Don’t lose patients over your ego.

I have seen hundreds and hundreds of pictures of DPC Docs on FB and on their websites. The types of clothing are all over the place. No judgment here because I don’t know what is right or wrong. But maybe we should think about it more? Or maybe not and this blog post is stupid?

Personally, I always wore a tie for the first 4 to 5 years and then relaxed that a little bit at the end. I did not wear a white jacket. I think I used a tie to show professionalism, at least until the patients knew me and were comfortable with my care. I did talk about professionalism in my first book but also in my churn book. Do NOT ignore patients’ perceptions!

What’s your thoughts? Is this all BS?

20660cookie-checkIs What You Are Wearing in the Office Losing You Patients?

By Doug Farrago

Douglas Farrago MD is board certified in the specialty of Family Practice. He is the inventor of a product called the Knee Saver which is currently in the Baseball Hall of Fame. The Knee Saver and its knock-offs are worn by many major league baseball catchers. He is also the inventor of the CryoHelmet used by athletes for head injuries as well as migraine sufferers. From 2001 – 2011, Dr. Farrago was the editor and creator of the Placebo Journal which ran for 10 full years. Described as the Mad Magazine for doctors, he and the Placebo Journal were featured in the Washington Post, US News and World Report, the AP, and the NY Times. Douglas Farrago, MD received his Bachelor of Science from the University of Virginia in 1987, his Masters of Education degree in the area of Exercise Science from the University of Houston in 1990, and his Medical Degree from the University of Texas at Houston in 1994. His residency training occurred way up north at the Eastern Maine Medical Center in Bangor, Maine. In his final year, he was elected Chief Resident by his peers. Dr. Farrago has practiced family medicine for twenty-three years, first in Auburn, Maine and now in Forest, Virginia. He founded Forest Direct Primary Care in 2014, which quickly filled in 18 months. Dr. Farrago still blogs every day on his website and lectures worldwide about the present crisis in our healthcare system and the effect it has on the doctor-patient relationship. Dr. Farrago’s has written three books on direct primary care: The Official Guide to Starting Your Own Direct Primary Care Practice, The Direct Primary Care Doctor’s Daily Motivational Journal and Slowing the Churn in Direct Primary Care (While Also Keeping Your Sanity) are all best sellers in this genre. He is a leading expert in direct primary care model and lectures medical students, residents, and doctors on how to start their own DPC practice. He retired from clinical medicine in October, 2020.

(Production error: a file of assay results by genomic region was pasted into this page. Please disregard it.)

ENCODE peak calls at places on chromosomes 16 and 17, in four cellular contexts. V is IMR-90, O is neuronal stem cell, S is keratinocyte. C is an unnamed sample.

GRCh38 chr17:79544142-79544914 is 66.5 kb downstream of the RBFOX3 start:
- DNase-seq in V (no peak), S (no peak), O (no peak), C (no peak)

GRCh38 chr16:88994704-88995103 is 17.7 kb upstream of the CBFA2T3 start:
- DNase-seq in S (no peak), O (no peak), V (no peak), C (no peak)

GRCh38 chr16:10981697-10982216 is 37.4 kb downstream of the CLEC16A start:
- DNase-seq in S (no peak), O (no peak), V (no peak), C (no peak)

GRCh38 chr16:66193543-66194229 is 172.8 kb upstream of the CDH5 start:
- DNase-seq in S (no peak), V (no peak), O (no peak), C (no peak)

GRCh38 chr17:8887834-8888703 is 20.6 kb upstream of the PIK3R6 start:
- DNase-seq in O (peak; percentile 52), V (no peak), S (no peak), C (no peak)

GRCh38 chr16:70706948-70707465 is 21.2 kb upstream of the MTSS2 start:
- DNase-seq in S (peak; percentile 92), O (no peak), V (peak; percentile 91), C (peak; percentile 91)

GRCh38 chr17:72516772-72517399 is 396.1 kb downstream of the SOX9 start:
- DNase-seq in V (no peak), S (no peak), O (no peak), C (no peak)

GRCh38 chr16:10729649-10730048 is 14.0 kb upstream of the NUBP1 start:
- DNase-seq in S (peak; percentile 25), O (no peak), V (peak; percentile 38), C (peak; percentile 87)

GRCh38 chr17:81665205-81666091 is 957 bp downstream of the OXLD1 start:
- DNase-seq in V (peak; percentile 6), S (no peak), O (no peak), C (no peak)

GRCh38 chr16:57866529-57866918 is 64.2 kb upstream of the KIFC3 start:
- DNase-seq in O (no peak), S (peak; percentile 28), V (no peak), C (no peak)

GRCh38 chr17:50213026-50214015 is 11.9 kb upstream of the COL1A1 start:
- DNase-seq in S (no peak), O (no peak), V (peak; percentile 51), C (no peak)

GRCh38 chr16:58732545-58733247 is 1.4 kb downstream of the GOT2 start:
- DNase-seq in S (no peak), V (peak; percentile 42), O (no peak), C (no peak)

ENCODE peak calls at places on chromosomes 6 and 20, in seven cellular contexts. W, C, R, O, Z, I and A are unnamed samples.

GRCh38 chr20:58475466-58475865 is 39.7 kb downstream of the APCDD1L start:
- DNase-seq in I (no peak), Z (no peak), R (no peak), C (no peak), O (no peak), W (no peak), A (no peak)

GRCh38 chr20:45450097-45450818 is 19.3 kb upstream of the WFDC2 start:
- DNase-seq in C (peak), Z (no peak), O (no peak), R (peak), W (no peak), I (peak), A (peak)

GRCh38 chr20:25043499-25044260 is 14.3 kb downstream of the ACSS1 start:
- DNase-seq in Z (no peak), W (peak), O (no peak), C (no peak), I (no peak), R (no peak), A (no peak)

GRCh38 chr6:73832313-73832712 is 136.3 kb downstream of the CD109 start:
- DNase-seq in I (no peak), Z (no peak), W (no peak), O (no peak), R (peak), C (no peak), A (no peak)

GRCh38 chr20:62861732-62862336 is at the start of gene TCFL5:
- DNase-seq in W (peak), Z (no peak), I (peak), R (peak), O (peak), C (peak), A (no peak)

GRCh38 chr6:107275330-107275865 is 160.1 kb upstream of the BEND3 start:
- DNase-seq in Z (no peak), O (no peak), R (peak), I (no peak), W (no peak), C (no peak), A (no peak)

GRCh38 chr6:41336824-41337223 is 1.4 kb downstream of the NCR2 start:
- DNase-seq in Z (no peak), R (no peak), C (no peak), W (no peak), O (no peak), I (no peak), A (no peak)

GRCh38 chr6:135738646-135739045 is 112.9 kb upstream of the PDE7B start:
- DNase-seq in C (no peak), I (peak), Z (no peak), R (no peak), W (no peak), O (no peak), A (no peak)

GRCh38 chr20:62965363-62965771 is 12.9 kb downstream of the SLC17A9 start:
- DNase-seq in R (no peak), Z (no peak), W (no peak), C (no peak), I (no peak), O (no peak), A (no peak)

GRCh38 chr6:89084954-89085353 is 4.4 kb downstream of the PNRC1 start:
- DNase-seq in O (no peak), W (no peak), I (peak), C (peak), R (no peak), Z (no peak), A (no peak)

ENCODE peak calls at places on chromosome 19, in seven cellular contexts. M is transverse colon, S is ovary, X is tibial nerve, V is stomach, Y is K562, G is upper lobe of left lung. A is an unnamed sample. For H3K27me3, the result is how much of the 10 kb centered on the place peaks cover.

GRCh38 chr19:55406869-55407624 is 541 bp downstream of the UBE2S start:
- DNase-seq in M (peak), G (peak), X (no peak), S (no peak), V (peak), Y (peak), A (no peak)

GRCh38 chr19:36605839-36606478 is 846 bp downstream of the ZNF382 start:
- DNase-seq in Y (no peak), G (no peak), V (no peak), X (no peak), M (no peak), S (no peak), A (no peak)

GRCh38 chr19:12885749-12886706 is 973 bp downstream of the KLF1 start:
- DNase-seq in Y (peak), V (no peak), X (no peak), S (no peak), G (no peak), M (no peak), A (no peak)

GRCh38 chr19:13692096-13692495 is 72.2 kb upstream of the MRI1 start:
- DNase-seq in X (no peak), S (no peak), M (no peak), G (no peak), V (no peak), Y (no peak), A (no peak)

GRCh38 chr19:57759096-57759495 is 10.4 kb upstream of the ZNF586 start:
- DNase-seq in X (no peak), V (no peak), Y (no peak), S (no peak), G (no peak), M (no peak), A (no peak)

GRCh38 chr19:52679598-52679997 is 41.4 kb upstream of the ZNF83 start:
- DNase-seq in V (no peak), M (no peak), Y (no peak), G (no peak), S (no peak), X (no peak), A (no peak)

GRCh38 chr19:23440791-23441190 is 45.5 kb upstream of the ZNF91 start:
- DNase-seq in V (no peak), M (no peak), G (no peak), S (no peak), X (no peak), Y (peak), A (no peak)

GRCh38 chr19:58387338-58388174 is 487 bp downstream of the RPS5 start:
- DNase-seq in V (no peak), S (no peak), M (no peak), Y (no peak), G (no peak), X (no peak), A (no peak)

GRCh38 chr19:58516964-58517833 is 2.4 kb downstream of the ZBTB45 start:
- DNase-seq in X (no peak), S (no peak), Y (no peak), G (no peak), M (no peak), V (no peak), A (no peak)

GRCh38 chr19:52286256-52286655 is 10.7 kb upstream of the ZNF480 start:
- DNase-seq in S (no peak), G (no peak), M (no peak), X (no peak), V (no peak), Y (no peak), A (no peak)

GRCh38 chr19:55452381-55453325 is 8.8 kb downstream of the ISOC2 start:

One thought on “Is What You Are Wearing in the Office Losing You Patients?”
  1. I wore tie and shirt for 22+ years. COVID changed that. I am now in scrubs and doubt I will go back. The survey (which is pretty small) was conducted only a few months into the pandemic. Not sure if responses would be the same now. From a DPC angle, I think if you are an established DPC that is filled or doesn’t have the capacity for many more patients, it probably doesn’t matter what you wear. However, if you are just starting out, especially if young, it is probably very important to “look the part” to attract new patients.